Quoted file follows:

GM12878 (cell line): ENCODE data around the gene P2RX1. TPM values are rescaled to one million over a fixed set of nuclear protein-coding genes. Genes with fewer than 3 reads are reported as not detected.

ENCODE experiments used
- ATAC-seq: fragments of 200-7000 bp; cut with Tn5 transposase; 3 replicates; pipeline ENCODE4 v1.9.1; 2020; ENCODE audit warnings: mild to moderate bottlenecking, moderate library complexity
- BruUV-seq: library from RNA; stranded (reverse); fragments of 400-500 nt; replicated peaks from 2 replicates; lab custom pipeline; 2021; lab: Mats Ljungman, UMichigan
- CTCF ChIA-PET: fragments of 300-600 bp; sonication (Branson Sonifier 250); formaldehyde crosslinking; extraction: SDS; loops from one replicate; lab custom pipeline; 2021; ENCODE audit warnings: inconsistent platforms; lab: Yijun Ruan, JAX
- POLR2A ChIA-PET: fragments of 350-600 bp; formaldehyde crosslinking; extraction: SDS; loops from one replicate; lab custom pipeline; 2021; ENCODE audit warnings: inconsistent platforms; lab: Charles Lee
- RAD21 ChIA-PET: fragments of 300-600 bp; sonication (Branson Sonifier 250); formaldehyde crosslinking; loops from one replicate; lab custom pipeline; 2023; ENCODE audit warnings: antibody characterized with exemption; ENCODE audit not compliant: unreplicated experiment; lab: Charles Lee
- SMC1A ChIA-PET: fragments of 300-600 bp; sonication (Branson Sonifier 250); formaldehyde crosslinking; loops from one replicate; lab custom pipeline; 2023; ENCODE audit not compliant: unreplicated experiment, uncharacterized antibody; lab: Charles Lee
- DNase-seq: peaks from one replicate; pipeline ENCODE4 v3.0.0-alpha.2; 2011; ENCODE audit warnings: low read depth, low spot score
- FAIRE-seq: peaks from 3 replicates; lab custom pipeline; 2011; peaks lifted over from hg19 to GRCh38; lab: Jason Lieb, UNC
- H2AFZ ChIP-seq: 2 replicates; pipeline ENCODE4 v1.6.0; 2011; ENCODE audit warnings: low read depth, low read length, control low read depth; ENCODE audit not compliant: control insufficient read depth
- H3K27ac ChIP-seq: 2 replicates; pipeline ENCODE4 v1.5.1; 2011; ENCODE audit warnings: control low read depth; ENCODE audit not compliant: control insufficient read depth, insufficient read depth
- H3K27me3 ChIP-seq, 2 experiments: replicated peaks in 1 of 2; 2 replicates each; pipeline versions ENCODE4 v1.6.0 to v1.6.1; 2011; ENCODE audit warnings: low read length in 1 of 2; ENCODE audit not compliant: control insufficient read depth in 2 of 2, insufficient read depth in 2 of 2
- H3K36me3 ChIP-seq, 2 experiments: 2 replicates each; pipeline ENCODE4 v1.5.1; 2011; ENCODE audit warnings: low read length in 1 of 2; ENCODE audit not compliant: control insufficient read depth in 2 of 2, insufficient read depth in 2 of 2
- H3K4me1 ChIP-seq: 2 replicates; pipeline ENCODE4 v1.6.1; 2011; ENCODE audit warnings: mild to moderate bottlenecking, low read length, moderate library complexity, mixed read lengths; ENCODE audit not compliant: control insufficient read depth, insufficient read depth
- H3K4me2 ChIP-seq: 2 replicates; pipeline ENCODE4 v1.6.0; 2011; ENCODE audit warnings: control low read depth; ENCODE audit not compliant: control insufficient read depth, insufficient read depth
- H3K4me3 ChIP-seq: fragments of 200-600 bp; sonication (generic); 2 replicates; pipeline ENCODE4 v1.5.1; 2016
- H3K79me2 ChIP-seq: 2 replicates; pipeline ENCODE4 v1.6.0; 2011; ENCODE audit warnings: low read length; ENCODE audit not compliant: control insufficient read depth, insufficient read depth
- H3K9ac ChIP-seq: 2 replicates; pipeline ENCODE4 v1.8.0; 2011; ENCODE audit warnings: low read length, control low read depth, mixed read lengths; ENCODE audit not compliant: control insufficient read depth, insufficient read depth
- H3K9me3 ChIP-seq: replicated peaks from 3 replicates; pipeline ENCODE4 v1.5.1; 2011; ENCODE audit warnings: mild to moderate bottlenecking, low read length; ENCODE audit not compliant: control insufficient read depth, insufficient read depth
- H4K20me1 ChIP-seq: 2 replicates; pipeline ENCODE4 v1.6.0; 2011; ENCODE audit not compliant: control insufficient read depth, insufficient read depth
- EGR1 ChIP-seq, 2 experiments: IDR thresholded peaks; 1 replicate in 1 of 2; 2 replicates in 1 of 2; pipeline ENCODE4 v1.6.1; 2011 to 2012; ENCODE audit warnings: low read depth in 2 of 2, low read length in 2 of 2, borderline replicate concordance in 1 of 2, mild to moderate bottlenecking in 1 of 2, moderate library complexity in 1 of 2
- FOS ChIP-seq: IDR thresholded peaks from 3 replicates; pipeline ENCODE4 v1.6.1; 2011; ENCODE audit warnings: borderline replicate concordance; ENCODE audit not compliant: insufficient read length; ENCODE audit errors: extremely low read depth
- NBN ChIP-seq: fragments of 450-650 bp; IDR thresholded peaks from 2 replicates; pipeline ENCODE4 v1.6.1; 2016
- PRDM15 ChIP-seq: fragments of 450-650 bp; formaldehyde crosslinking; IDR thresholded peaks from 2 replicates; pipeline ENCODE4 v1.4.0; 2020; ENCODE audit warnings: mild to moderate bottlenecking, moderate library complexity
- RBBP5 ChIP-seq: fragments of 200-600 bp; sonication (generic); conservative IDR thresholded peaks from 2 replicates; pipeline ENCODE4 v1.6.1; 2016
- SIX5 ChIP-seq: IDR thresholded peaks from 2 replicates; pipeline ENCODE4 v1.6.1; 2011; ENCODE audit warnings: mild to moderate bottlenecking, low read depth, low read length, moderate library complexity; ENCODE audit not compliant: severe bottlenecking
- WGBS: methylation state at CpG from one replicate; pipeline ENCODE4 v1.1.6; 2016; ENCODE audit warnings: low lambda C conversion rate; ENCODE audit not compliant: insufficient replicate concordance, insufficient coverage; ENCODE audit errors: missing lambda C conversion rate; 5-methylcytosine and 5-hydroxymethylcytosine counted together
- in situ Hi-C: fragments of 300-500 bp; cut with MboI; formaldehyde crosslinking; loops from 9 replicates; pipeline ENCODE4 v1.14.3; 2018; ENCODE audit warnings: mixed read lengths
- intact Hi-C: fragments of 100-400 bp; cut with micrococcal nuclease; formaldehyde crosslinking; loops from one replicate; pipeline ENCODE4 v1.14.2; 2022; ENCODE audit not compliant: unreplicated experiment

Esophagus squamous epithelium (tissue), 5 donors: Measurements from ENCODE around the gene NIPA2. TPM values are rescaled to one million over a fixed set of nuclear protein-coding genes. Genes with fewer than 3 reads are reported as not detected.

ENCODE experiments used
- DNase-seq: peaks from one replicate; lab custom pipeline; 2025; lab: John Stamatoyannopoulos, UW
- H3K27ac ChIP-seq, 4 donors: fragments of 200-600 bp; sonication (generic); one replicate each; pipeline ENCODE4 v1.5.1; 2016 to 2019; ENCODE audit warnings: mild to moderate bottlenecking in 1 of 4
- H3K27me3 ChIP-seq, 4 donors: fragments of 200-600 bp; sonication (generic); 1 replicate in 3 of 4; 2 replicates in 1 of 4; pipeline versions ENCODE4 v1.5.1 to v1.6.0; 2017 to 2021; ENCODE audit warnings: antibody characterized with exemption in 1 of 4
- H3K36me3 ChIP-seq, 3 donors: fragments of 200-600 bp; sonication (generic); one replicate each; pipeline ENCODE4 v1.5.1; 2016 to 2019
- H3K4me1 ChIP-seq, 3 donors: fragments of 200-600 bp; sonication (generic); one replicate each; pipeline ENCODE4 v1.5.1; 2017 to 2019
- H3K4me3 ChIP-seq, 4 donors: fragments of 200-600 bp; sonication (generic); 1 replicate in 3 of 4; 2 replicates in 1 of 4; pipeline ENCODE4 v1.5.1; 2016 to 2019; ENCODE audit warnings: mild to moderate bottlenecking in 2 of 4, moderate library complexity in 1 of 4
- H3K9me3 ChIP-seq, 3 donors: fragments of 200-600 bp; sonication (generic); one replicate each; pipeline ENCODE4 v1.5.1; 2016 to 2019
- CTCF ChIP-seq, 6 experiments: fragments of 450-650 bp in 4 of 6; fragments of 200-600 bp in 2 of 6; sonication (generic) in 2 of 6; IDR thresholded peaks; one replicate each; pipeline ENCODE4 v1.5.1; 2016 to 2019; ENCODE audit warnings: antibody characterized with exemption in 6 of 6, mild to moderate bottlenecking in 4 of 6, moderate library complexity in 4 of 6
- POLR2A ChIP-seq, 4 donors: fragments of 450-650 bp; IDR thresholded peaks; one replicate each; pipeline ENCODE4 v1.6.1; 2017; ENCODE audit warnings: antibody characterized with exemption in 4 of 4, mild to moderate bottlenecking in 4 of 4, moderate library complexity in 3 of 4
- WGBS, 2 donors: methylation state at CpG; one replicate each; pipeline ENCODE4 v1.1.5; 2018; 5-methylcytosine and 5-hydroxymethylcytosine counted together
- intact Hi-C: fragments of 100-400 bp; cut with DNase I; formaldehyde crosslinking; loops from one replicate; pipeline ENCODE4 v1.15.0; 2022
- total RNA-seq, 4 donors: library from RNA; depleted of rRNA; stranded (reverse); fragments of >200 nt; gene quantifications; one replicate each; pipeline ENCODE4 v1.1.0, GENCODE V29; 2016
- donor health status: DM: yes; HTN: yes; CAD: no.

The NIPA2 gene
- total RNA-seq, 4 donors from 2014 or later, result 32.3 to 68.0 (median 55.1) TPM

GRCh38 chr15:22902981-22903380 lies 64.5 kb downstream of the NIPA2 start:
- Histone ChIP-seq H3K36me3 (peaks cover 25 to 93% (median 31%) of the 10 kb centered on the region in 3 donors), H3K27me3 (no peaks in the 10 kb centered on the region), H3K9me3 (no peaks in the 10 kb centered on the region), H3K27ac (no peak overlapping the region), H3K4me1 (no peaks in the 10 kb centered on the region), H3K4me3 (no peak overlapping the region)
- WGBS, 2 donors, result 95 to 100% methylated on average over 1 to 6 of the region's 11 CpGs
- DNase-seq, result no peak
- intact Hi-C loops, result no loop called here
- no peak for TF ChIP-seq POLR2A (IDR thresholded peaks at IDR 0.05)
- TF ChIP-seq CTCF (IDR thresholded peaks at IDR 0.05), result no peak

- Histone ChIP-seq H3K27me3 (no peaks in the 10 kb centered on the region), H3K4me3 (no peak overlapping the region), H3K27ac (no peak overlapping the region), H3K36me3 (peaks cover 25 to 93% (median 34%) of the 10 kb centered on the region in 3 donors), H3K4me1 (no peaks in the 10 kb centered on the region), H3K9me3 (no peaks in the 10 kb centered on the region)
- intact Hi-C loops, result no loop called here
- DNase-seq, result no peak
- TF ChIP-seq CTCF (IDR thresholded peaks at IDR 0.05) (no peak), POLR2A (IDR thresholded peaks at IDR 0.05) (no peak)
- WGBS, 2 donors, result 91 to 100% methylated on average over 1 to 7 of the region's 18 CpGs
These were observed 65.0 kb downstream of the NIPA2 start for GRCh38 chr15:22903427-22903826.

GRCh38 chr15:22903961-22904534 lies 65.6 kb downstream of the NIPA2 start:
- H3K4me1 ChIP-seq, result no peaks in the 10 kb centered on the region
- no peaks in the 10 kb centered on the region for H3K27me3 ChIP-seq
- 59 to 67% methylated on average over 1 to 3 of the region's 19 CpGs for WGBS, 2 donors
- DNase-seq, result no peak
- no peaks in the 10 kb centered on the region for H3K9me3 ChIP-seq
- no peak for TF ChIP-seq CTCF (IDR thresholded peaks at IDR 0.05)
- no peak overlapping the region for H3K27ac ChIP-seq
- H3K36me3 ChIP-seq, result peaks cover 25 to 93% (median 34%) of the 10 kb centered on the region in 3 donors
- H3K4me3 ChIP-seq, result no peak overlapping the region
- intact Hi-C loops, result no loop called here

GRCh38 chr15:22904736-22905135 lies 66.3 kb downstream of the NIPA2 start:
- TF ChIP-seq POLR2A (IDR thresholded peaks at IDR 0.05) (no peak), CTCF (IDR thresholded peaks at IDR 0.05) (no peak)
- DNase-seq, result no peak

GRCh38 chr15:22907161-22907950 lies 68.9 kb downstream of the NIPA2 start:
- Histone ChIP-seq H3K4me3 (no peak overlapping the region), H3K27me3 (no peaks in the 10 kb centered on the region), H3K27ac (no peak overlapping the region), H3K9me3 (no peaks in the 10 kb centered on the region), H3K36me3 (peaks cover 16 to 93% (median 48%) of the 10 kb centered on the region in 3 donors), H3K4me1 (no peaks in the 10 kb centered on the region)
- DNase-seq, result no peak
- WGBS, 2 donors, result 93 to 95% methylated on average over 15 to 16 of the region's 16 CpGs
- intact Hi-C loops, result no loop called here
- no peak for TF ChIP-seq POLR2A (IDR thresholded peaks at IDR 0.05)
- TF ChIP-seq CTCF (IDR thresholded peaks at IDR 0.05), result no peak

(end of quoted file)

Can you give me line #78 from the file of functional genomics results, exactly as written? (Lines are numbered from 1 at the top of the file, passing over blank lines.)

- WGBS, 2 donors, result 93 to 95% methylated on average over 15 to 16 of the region's 16 CpGs